This invention relates to vehicle braking systems. More specifically, this invention relates to a fluid distribution control system for use with a closed system application of an anti-locking braking system.
2. Description of the Prior Art
Presently, some closed antilocking brake systems (ABS's) operate in three basic modes or phases. First, a pressure increase mode is initiated when a vehicle operator applies pressure to a brake pedal in order to initiate a braking action. The ABS operates in pressure increase mode while it is desirable to increase the pressure within the system thereby increasing the pressure that the brakes exert against the wheels to cause deceleration of the vehicle. When the pressure within the system becomes so great as to cause the wheels to "lock" in an undesirable fashion, the ABS enters a pressure hold mode. During the pressure hold mode, a constant pressure is maintained within the brake conduits of the system to provide continued deceleration of the vehicle while concomitantly preventing undesirable wheel lock. A third mode, which typically follows the pressure hold mode, is known as the pressure decrease mode. The pressure decrease mode is typically used when no further pressure is desired for forcing the brakes against the wheels or where a decreased pressure within the brake network is desirable. The pressure decrease mode includes dumping or removing the brake fluid from the brake network conduits and returning it to the master cylinder. During pressure decrease, the fluid first travels through the conduits into low pressure accumulators where it can be collected in a rapid fashion. A pump is typically employed to remove the fluid from the accumulators and return it to the master cylinder.
Conventionally, ABS's have included pumps for draining such accumulators that run continuously throughout all three modes discussed above. Such continuous pump operation is unnecessary, and, at times, undesirable. The pump that drains the accumulators need only operate during the third mode when pressure is being decreased within the system.
Conventional continuous pump operation includes several limitations and drawbacks. First, the pumps typically generate noise at levels that can be disturbing and distracting to a vehicle operator. Second, continuous pump operation requires additional power consumption from a vehicle power source such as the main battery. Further, continuous pump operation potentially introduces excessive wear on the moving parts within the pump and, potentially, other components of the braking system.
Therefore, it is desirable to have cyclical pump operation such that the pump operates to drain the low pressure accumulators only at preselected intervals. This invention addresses the need for cyclical control of the accumulator draining pump and seeks to overcome the drawbacks and limitations discussed above. This invention provides a system for cyclically controlling pump activation during the pressure decrease mode of operation of an antilocking brake system.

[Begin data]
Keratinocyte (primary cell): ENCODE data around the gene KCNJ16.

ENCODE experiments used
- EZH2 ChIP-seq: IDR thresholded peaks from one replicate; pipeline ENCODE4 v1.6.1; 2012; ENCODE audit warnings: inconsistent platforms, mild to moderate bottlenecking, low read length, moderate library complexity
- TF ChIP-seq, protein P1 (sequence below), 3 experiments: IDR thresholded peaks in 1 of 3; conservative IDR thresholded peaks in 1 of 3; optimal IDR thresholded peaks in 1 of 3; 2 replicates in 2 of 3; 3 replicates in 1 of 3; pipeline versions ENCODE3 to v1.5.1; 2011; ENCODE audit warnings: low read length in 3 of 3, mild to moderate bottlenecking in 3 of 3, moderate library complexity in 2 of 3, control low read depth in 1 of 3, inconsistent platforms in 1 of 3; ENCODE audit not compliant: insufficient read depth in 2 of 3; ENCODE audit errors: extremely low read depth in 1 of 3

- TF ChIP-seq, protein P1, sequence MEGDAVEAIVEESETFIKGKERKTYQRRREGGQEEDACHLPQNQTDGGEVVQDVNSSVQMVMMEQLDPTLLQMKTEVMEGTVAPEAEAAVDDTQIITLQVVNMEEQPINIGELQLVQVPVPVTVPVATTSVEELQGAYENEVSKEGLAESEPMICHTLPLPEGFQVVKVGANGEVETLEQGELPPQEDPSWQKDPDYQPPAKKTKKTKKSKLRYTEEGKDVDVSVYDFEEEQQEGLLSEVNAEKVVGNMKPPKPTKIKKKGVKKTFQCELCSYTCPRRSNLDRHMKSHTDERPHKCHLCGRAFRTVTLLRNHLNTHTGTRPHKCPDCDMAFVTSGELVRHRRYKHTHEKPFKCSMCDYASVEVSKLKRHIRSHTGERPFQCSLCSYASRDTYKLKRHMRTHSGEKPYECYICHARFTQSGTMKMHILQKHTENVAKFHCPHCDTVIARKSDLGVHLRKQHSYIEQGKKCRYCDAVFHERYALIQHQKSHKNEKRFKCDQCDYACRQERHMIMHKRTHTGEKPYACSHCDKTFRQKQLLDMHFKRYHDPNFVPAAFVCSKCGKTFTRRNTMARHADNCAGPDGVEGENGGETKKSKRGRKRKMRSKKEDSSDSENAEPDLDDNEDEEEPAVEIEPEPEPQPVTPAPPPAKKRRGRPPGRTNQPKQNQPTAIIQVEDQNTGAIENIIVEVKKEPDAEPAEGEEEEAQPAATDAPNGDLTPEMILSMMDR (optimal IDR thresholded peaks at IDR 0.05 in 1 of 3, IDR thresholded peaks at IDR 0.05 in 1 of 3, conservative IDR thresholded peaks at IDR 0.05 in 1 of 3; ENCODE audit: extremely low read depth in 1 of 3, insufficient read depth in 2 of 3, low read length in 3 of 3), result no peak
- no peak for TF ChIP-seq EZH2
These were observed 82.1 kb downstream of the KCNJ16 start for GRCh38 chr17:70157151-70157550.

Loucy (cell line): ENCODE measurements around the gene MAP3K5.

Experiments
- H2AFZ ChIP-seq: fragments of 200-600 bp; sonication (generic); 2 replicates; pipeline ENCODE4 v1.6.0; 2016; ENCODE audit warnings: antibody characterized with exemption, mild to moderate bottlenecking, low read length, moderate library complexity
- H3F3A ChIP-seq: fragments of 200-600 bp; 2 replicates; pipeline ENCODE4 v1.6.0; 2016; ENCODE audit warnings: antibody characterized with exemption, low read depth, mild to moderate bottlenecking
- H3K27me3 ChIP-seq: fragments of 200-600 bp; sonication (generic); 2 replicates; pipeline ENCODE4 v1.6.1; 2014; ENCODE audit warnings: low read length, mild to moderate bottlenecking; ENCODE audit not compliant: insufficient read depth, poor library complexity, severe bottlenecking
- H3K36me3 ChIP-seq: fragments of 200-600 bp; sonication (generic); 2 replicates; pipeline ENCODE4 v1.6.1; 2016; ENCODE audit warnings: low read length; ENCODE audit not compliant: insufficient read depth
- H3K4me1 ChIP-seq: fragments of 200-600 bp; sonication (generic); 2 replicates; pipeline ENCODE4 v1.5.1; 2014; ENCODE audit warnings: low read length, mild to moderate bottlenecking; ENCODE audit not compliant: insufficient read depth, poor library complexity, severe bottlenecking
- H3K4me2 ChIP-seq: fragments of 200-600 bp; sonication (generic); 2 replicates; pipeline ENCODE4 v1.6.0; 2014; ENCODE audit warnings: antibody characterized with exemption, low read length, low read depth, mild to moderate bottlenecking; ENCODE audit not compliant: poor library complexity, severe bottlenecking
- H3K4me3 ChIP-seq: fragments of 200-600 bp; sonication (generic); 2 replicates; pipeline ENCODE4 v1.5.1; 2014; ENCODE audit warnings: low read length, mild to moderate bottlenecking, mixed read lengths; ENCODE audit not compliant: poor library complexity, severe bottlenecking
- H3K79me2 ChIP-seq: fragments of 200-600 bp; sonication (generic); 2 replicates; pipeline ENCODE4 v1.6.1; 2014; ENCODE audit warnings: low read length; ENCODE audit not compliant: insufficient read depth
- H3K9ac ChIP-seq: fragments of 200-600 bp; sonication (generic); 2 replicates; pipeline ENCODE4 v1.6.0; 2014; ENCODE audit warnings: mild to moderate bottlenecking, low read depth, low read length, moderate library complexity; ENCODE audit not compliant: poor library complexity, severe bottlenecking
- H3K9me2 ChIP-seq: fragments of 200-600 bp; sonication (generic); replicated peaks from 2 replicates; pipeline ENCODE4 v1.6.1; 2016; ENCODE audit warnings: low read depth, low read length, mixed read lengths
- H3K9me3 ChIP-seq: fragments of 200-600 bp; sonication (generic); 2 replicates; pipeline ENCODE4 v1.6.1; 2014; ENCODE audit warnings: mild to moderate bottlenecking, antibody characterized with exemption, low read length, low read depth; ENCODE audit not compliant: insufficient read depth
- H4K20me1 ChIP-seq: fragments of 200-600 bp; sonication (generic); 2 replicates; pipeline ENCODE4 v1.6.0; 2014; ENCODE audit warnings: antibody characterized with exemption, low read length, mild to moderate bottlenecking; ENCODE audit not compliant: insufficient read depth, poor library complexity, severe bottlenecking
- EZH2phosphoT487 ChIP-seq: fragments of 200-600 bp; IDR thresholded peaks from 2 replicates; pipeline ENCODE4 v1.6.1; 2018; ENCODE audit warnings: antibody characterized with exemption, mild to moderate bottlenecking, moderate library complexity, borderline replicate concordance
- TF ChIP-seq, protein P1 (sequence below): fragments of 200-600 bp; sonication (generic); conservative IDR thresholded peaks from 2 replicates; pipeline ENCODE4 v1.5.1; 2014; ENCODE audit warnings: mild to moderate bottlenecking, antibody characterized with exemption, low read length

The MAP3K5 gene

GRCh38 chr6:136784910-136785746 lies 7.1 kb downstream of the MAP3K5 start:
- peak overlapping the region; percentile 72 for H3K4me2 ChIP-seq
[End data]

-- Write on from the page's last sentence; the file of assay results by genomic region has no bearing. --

This invention includes a system for controlling the distribution of hydraulic fluid, and thereby the pressure, within the conduits of a vehicle braking network. The system associated with this invention includes an accumulator that is coupled to the brake network conduits and adapted to receive brake fluid in a rapid fashion. The accumulator includes sensing means for indicating the amount of brake fluid within the accumulator. A pump for draining the accumulator is coupled to the accumulator. The inventive system also includes switching means for activating the pump under preselected conditions during a pressure decrease mode such that the pump removes brake fluid from the accumulator and directs that fluid toward the master cylinder within the brake network.
In a preferred embodiment, the accumulator used with the inventive system is a low pressure accumulator. The accumulator preferably includes a housing that has two longitudinal ends; one adapted to be coupled to a pump housing and a second defined by an end wall that has an opening within it. The sensing means within the accumulator preferably includes an indicator piston that is slidably received within the accumulator housing. Biasing means are provided for biasing the indicator piston toward the first longitudinal end of the housing. The position of the indicator piston within the accumulator housing is indicative of the amount of brake fluid within the accumulator.
The sensing means of one embodiment preferably includes a switch housing received in the opening in the end wall of the accumulator housing. A switch piston having a first axial end in communication with the indicator piston and a second axial end disposed within the switch housing is slidably received within the switch housing. A biasing means for biasing the switch piston toward the indicator piston is also provided. An electrical contact has a first end disposed within the switch housing and a second end disposed outside of the switch housing and outside of the accumulator housing. The contact second end is adapted to be electrically coupled to an electronic controller within the ABS network. A band is preferably disposed on the switch piston such that the band engages the electrical contact when the indicator piston moves axially within the accumulator housing to a preselected position, whereby the pump is activated responsively to movement of the switch piston.
Another preferred embodiment of this invention includes a fluid level indicating means within the accumulator that produces a pump activation signal that is recognizable by the ABS electronic controller such that the electronic controller activates the pump for a preselected period in order to remove or evacuate the brake fluid from the accumulator during the pressure decrease mode.